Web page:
British inventor James Dyson unveiled what he claims is the world's smallest, most powerful -- and possibly most expensive -- vacuum cleaner for the Japanese market.
Mr. Dyson, who developed the bagless G-Force vacuum cleaner, was in Tokyo on May 25 to launch his latest machine, the DC12, which he says was developed specifically with the Japanese consumer in mind.
"Our aim was (the new vacuum cleaner) should fit inside a 200 by 250 by 300-mm cube," he said at a press conference. The new vacuum was designed with a new, miniature motor, a new cyclone system, and new storage system for the hose and wand.
"It is also the first vacuum cleaner to communicate by phone," Mr. Dyson said added. If a mobile phone is held next to the cleaner, the individual serial number and the entire history of the vacuum cleaner can reportedly be downloaded to Dyson's call center.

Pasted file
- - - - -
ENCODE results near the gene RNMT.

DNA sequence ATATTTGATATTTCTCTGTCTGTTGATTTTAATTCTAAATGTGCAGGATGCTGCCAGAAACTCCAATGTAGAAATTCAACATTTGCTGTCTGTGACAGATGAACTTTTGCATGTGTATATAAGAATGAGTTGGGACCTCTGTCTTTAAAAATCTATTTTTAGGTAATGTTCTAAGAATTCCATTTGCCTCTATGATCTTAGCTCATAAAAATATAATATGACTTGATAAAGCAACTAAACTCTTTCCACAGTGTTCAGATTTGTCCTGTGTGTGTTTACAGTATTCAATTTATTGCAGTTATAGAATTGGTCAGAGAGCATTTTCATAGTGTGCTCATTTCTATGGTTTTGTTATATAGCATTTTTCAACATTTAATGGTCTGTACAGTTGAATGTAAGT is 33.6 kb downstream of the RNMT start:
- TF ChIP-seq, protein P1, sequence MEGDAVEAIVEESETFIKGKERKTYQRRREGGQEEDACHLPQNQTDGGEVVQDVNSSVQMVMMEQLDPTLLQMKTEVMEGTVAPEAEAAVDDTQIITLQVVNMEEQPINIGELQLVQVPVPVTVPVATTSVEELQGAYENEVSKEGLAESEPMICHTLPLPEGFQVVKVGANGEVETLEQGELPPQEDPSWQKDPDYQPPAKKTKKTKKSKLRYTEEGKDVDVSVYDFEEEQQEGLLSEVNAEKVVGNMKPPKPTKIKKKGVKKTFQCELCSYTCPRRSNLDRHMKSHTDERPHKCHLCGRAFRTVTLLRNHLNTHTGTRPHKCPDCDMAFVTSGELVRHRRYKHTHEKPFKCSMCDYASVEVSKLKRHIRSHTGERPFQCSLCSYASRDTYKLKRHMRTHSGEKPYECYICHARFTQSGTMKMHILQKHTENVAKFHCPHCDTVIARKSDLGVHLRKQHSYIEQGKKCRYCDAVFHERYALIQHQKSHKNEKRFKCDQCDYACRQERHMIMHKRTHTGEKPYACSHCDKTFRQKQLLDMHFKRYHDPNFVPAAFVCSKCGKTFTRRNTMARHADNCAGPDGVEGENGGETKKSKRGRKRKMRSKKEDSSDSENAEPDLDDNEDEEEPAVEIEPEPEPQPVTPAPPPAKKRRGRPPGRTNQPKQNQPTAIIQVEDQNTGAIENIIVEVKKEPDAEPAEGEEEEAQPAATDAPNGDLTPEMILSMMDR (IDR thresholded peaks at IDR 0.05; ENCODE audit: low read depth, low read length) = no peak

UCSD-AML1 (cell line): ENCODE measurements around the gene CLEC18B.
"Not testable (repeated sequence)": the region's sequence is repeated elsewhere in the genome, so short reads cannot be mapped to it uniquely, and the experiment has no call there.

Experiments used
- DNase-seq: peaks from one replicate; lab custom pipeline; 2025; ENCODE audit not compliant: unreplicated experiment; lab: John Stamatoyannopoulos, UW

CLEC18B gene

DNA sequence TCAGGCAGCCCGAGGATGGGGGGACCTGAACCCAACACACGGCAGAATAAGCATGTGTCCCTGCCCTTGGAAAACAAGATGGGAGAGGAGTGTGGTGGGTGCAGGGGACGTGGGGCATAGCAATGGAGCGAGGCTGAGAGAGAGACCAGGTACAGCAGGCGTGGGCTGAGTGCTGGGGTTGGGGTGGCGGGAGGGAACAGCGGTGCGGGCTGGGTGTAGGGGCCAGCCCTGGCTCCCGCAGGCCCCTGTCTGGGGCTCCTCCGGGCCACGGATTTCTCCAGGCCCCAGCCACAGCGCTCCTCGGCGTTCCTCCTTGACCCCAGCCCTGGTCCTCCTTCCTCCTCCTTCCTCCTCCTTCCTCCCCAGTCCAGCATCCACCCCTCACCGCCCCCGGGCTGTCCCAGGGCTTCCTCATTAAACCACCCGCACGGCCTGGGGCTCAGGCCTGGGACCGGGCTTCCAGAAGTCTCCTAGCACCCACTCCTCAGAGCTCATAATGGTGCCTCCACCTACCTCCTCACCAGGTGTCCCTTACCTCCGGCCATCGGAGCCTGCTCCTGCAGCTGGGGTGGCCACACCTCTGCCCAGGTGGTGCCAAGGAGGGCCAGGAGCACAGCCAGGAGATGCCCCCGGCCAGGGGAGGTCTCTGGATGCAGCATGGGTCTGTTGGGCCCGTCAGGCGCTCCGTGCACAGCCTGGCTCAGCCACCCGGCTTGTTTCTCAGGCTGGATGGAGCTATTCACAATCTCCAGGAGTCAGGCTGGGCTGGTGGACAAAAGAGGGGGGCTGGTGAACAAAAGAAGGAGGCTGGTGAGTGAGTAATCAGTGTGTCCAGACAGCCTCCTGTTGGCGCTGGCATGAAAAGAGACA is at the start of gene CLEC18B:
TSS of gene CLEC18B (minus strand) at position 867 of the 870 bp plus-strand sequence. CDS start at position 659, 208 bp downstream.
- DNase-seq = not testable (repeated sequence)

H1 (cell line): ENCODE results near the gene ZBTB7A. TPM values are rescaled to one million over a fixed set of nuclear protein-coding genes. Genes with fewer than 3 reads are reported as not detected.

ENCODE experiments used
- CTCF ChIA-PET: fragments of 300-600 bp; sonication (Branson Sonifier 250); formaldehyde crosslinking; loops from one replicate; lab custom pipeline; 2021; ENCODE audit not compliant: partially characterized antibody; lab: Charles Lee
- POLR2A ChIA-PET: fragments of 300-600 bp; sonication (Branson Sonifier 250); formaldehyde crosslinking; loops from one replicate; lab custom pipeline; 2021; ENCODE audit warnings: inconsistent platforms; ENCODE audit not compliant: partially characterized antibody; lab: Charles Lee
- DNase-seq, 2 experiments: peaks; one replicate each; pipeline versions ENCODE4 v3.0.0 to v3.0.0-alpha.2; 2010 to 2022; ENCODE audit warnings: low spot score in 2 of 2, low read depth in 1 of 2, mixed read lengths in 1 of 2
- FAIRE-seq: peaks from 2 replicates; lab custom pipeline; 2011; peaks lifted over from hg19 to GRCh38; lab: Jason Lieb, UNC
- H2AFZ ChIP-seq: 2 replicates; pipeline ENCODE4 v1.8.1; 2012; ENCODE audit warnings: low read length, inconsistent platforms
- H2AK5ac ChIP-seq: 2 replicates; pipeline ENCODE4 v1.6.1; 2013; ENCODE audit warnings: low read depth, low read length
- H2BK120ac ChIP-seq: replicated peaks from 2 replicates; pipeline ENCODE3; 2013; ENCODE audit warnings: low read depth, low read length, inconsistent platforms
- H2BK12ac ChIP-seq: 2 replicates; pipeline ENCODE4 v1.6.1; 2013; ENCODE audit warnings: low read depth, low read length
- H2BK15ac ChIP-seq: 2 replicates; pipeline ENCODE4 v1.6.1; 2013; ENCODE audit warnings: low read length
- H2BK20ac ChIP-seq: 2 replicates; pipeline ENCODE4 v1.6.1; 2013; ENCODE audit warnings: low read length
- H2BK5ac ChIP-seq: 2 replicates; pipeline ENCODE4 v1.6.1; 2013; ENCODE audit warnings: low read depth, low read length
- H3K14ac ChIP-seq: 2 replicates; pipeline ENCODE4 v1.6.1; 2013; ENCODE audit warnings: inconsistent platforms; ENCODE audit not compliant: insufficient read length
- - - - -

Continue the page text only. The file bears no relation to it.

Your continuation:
Priced at between 70,000 yen and 80,000 yen (approx. U.S. $620 to $708), Mr. Dyson claims it is possibly the world's most expensive domestic vacuum cleaner. Gordon Thom, chairman of Dyson's Japanese unit, said that although the new machine cost about three and a half times as much as an average vacuum cleaner, it was justified by the appliance's new technology.
The DC12 has a switch reluctance motor invented by Mr. Dyson, which is said to be half the size and weight of conventional motors, yet produces 50-percent more power. The company claims the centrifugal force generated to separate out dirt and dust as small as cigarette smoke particles without bags or filters is equivalent to 200,000 times normal gravitational pull.
Although the company currently sells only about 25,000 Dyson cleaners a year in Japanese market (which typically sells about 6 million units), Mr. Thom said Dyson hoped to achieve annual sales of around 600,000 units or 10 percent of the market.
The DC12 goes on sale in Japan in June. Although designed exclusively for Japan, Mr. Dyson said it would probably eventually be sold in all 35 countries where the company is present.
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